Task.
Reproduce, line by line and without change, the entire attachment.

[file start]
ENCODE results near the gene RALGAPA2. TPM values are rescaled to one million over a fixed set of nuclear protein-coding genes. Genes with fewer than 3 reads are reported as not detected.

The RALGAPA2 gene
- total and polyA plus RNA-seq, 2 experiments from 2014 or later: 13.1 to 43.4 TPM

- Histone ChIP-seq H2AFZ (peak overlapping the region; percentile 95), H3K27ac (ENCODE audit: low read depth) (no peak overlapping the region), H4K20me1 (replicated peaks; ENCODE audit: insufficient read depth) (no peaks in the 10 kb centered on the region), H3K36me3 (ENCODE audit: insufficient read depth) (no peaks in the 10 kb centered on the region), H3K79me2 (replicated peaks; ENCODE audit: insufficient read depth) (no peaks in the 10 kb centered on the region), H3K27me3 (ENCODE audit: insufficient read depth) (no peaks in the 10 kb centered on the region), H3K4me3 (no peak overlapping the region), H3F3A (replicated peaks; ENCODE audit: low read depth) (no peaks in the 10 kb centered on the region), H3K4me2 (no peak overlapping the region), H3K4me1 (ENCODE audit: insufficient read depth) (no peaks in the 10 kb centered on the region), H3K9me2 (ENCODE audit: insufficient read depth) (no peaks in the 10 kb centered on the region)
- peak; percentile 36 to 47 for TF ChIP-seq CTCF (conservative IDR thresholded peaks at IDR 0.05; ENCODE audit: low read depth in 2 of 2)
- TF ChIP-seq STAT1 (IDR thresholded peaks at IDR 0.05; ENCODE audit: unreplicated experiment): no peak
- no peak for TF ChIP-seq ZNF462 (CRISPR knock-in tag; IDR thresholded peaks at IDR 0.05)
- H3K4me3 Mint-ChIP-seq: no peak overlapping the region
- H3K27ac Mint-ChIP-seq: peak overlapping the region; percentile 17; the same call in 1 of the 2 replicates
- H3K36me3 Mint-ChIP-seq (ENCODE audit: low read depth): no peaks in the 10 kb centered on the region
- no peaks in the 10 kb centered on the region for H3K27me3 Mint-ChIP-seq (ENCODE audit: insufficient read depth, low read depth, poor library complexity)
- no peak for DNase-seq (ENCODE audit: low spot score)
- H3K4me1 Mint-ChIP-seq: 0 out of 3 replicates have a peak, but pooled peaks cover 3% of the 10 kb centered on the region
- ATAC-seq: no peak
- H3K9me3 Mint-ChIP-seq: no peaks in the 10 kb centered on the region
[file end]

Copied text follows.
ENCODE results near the gene RALGAPA2. TPM values are rescaled to one million over a fixed set of nuclear protein-coding genes. Genes with fewer than 3 reads are reported as not detected.

The RALGAPA2 gene
- total and polyA plus RNA-seq, 2 experiments from 2014 or later: 13.1 to 43.4 TPM

- Histone ChIP-seq H2AFZ (peak overlapping the region; percentile 95), H3K27ac (ENCODE audit: low read depth) (no peak overlapping the region), H4K20me1 (replicated peaks; ENCODE audit: insufficient read depth) (no peaks in the 10 kb centered on the region), H3K36me3 (ENCODE audit: insufficient read depth) (no peaks in the 10 kb centered on the region), H3K79me2 (replicated peaks; ENCODE audit: insufficient read depth) (no peaks in the 10 kb centered on the region), H3K27me3 (ENCODE audit: insufficient read depth) (no peaks in the 10 kb centered on the region), H3K4me3 (no peak overlapping the region), H3F3A (replicated peaks; ENCODE audit: low read depth) (no peaks in the 10 kb centered on the region), H3K4me2 (no peak overlapping the region), H3K4me1 (ENCODE audit: insufficient read depth) (no peaks in the 10 kb centered on the region), H3K9me2 (ENCODE audit: insufficient read depth) (no peaks in the 10 kb centered on the region)
- peak; percentile 36 to 47 for TF ChIP-seq CTCF (conservative IDR thresholded peaks at IDR 0.05; ENCODE audit: low read depth in 2 of 2)
- TF ChIP-seq STAT1 (IDR thresholded peaks at IDR 0.05; ENCODE audit: unreplicated experiment): no peak
- no peak for TF ChIP-seq ZNF462 (CRISPR knock-in tag; IDR thresholded peaks at IDR 0.05)
- H3K4me3 Mint-ChIP-seq: no peak overlapping the region
- H3K27ac Mint-ChIP-seq: peak overlapping the region; percentile 17; the same call in 1 of the 2 replicates
- H3K36me3 Mint-ChIP-seq (ENCODE audit: low read depth): no peaks in the 10 kb centered on the region
- no peaks in the 10 kb centered on the region for H3K27me3 Mint-ChIP-seq (ENCODE audit: insufficient read depth, low read depth, poor library complexity)
- no peak for DNase-seq (ENCODE audit: low spot score)
- H3K4me1 Mint-ChIP-seq: 0 out of 3 replicates have a peak, but pooled peaks cover 3% of the 10 kb centered on the region
- ATAC-seq: no peak
- H3K9me3 Mint-ChIP-seq: no peaks in the 10 kb centered on the region